As part of the visit to the Botanic Gardens last week, we dropped by the production garden as part of our tour. It really was a sight to see. There was such a mix of plants growing, from the vegetables, to the fruit, to the flowers encouraging plenty of insect activity to ensure a very bio-diverse universe. I was lucky enough to be passing by the head gardener not so long ago, and she was giving a very good overview of the garden on how chemical free the garden is and the general ecology of the area. Just look at the picture with all the English marigolds, and there were hundreds of them! I also liked the use of materials in the path and the surroundings of the old red-brick walls. Very impressive.
As I mentioned in my last Botanic post, I was in the company of others, so it was really the bigger picture we saw rather than looking at individual plants. And there was this fantastic knot hedging used in the herb area, that stretched along a considerable area, which, would have taken a considerable amount of time... It was very neatly trimmed during this visit and many people stopped to admire it, and the various herbs within each section.
I was also impressed at the nets over the cabbages, as you can see in the picture. There were large hoops with netting over them.
But would you really go to this trouble in your own garden. I'm sure many people do, but after growing my batches of my own broccoli, it seems to be a touch excessive?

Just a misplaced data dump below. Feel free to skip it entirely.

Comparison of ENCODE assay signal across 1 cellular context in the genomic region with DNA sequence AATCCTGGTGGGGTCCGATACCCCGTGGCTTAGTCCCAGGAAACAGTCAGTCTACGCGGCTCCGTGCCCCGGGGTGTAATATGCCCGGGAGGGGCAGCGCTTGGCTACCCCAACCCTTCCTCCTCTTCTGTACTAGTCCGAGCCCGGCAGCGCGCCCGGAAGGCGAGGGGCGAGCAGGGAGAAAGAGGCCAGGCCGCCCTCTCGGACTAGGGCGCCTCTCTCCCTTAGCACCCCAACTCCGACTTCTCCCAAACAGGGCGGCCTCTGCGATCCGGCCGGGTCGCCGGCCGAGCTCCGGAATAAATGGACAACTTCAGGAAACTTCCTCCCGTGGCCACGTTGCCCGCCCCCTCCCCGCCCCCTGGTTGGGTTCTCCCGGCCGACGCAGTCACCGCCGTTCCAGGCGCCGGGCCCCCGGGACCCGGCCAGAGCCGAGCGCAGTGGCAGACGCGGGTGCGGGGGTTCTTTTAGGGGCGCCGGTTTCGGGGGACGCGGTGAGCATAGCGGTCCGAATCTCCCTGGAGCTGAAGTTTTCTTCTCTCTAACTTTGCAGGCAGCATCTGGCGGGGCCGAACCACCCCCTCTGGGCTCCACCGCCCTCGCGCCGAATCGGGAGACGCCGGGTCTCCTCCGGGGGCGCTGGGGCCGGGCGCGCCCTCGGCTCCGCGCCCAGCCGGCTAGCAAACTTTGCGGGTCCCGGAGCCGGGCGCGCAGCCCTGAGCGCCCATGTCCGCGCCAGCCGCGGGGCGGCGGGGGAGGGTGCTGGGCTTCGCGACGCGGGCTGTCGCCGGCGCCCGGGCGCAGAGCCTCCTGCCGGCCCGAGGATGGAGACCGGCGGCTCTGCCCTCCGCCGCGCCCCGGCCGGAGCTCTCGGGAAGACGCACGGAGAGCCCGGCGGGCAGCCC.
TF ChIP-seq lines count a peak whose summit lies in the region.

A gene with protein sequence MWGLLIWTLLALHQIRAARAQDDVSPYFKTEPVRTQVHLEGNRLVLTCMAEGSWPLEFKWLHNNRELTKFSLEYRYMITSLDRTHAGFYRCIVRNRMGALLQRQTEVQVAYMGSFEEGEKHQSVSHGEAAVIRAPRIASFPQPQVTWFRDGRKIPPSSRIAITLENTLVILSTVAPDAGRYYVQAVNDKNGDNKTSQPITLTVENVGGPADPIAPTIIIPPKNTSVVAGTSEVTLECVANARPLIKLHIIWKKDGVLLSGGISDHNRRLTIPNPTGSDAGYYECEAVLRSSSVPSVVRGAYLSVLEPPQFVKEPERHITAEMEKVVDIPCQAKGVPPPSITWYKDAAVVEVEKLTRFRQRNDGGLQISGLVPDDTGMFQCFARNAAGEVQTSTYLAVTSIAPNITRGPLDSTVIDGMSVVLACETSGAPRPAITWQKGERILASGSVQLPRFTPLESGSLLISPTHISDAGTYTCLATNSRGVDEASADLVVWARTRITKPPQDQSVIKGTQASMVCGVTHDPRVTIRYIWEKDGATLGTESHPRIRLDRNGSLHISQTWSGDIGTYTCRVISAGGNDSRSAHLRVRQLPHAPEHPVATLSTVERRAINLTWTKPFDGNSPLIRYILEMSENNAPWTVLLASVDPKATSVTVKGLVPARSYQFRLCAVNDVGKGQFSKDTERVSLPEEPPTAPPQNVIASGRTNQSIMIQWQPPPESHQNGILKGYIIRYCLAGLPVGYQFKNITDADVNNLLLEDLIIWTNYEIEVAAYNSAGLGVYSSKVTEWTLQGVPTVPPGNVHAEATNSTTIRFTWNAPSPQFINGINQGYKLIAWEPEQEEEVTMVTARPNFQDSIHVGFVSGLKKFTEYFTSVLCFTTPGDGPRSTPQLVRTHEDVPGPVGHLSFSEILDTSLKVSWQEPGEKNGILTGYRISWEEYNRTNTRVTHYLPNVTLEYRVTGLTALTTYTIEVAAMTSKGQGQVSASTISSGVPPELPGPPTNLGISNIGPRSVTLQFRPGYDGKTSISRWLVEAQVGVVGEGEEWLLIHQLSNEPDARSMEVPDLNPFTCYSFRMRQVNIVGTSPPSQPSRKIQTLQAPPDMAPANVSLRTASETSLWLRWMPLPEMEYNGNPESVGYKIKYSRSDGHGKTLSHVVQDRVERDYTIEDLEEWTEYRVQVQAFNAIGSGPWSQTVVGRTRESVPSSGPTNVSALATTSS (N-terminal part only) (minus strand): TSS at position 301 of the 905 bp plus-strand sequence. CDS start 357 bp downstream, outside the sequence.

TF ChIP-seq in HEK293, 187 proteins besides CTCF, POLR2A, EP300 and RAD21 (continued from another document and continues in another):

Again marigolds were a big feature in this area and you can see there are some ornamental onions due to flower soon too, along with some sage plants providing the touch of mauve.
There is an area sectioned off, where you can walk up the fence and view through and area of perspex at some bee hives, where bees seemed to be busily going about their business. And you can see by the picture how close you can go. One hive seemed to be busier than the other with more sections in place. I have done some reading on keeping bee hives and attended some work groups on them, with a view to having some in the future. There is a bit of work and resources needed to getting things up and running, so all will happen in due course. In the meantime, I'm happy to keep observing and learning, and in this case, enjoy the close-up view we had.
Of course Other-Half is not interested in keeping bees at all ... yet ... Lol
If you look closely you can see their onions, which I'm interested to see the size, and compare to how mine are doing.
Even more eye catching are the frames with beans growing up them. This is a far cry from the bamboo or other structures I've grown them on. These must be move-able, as the bean crops rotate around the gardens, I'm sure these must too.
All in all, I could have spent more time here, and I might plan another visit over the next week or two. I want to see how their fruit trees are doing, along with the berry bushes they are growing, and check out what else is going on too. In the meantime, I've already returned to my plot and I'll begin to see how I can apply some of the learning, particularly round including more annual insect attracting annuals around crops, and maybe begin to hatch a plan for a knot box hedging.